Wow! It has been very hard to sit down at the computer lately. When the weather turns fair, I feel this primal urge to pull weeds and dig! Our weeks in the school realm have been moving rather slowly, but it feels just right. I have continued to unfurl a shelter's block, moving from China and silk to the woods of North America. Of course, we had to get out into our own woods here and enjoy the lovely early spring weather and all of the beautiful mushrooms that the previous weeks rain blessed us with. We made Valentines and some heart shaped cookies to share with friends and we managed to build a small tree perch that may or may not become a tree house someday.
Last week we also had a meeting with our lovely education specialist who helps us keep our records for homeschooling through a charter program with the state. Our Waldorf work samples always satisfy and I do not really do anything extra to be "in compliance", with one exception: STAR testing! In order for this charter to receive state funds (which it passes on to families in the form of a stipend), we all must submit our children to the state standards testing in April. I try and take a very Zen attitude toward all of this, not placing any pressure on Rowan, not really worrying about how he does, coaching him on good guessing, but I swear, reading the sample test questions makes me hot under the collar every time. I just find it so absurd that this is what schools spend time teaching kids. I want Rowan to learn to read in order to enjoy reading books and other things when he grows up. I want him to learn math in order to get along in the world of numbers, measurement and money. I want him to listen to stories so that he will have a deep understanding of history and poetry, tragedy and comedy. The standards tests seem to be determined to suck the life out of learning and place kids in a world where knowing how to fill in a bubble and follow nonsensical directions is more valuable than knowing how to build a house! Ok, enough ranting. I will dutifully take Rowan in for his testing on the proper date but I will not let it get in the way of the real learning we do every day.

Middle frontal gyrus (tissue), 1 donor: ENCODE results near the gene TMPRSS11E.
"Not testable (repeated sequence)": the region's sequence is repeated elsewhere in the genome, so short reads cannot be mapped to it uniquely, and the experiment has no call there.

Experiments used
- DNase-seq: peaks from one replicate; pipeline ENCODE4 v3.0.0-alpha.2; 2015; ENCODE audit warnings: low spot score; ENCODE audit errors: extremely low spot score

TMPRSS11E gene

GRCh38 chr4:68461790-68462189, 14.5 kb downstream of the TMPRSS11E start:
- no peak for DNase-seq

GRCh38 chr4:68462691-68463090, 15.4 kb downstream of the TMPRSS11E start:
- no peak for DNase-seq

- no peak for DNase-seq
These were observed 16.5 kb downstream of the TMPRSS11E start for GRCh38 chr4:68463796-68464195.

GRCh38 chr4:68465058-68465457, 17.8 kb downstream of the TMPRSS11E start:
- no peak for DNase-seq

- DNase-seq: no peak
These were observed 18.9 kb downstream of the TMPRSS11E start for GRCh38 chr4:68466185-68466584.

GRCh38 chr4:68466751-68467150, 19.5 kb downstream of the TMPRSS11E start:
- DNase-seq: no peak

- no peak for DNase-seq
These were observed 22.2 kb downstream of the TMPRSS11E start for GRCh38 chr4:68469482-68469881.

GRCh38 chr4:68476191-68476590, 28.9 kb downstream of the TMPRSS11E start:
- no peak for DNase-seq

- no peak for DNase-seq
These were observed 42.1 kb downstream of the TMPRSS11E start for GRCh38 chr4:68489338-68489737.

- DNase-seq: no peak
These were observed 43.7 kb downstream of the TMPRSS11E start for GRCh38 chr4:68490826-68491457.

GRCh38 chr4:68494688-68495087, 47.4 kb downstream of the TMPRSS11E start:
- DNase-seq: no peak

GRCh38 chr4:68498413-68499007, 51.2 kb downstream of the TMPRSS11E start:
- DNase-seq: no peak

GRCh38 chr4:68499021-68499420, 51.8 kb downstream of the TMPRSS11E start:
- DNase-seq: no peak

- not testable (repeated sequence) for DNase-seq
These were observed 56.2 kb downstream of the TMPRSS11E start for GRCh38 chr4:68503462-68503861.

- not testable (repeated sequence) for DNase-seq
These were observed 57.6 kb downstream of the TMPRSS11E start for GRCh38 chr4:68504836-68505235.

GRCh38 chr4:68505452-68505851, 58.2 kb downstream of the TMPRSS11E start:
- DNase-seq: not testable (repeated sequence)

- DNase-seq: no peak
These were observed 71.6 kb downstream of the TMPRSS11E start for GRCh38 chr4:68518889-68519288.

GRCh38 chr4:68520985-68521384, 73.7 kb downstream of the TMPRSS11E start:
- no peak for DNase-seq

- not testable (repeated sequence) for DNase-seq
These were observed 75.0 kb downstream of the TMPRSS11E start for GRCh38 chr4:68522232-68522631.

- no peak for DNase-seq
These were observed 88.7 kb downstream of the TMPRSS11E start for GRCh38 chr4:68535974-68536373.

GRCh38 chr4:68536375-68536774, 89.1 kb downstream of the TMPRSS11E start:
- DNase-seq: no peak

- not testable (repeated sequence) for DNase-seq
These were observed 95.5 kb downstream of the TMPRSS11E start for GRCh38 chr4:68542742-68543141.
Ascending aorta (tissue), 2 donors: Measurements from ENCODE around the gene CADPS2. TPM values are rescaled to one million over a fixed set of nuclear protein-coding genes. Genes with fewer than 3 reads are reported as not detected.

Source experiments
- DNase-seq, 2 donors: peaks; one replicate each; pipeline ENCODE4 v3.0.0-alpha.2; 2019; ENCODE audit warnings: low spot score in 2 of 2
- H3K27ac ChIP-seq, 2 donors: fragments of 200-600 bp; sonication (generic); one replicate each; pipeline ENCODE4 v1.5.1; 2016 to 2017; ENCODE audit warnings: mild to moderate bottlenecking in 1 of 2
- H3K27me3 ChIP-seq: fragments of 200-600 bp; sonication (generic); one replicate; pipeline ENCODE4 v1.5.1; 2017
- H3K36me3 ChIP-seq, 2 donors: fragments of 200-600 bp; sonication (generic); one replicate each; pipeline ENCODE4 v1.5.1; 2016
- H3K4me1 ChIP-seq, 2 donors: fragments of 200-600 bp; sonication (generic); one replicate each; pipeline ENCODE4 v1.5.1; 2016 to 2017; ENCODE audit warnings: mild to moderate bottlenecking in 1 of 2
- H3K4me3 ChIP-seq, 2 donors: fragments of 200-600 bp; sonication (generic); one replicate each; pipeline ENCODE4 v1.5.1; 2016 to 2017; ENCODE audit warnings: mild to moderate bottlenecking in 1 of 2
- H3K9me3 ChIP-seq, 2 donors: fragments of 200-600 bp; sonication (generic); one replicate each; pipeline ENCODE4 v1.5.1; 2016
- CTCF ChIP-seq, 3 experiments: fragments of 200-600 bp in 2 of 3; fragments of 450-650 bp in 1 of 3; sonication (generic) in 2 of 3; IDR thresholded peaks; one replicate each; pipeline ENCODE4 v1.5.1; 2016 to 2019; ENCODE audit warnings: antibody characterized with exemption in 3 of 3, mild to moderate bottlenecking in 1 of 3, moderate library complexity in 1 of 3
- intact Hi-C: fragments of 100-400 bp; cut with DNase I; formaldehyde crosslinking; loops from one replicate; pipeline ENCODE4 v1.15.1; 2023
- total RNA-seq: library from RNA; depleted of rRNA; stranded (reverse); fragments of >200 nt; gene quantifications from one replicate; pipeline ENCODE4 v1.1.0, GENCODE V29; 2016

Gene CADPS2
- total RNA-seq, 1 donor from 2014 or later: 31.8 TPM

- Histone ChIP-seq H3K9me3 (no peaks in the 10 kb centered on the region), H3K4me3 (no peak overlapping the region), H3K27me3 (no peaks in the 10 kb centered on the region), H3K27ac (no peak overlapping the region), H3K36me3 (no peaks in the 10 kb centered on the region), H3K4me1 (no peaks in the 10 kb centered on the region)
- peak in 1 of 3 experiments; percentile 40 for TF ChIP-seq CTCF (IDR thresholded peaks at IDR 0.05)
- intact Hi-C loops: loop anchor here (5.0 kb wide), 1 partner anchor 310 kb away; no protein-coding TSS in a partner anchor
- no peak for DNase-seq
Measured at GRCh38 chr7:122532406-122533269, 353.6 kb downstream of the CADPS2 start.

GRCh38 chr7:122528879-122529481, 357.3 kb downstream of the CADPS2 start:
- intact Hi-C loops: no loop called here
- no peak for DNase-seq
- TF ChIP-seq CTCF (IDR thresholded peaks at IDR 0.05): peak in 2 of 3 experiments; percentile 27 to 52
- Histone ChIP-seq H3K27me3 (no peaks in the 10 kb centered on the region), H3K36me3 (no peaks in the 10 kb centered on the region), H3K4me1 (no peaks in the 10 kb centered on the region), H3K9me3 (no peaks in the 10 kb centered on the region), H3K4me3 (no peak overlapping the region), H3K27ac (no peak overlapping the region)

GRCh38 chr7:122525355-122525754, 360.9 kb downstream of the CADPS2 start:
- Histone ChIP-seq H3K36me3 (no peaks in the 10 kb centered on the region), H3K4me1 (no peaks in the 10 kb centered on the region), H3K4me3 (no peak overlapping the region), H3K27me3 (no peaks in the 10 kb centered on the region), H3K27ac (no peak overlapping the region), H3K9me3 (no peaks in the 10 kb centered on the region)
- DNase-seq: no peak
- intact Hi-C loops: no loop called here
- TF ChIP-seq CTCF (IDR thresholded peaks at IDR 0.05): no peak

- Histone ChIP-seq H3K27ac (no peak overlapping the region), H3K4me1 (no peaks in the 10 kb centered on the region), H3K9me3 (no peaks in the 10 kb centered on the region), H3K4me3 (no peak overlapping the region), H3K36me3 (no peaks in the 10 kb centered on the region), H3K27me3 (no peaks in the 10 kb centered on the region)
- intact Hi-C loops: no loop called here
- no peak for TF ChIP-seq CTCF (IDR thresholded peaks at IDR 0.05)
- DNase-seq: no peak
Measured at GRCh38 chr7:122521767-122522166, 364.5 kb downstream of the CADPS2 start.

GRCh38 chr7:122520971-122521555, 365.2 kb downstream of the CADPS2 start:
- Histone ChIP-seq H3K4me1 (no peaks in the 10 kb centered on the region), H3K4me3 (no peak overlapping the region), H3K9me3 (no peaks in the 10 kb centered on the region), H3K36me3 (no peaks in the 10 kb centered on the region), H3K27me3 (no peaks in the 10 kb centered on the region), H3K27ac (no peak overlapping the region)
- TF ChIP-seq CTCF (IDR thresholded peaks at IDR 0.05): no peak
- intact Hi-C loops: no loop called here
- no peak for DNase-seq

This week Rowan had a cold so we took things slowly. I began a story about a boy named Tim who lives in a log cabin in the woods and then the next day Rowan asked me to continue it. I had not planned on doing this, but I launched forward and this boy ended up getting in a canoe and travelling along a winding river and meeting different Native American tribes along the way. First he met some people who live in the Pacific Northwest and carve beautiful totem poles. We had some fun with needle felting after that one. After some time with this tribe, Tim said goodbye and got back into his canoe and traveled for many days until he came to some foothills and met some people who live in earth lodges. Soon he will meet tribes of the plains who hunt buffalo and live in beautifully decorated tepees.
During one of our mushroom expeditions, we discovered candy caps! These little orange mushrooms have been growing all around me for years and I only this year made the connection. We picked some and let them dry. The easiest way to identify this particular edible mushroom is its unmistakable aroma. It smells like maple syrup as it dries. Next we need to crumble them up and bake them in some cookies!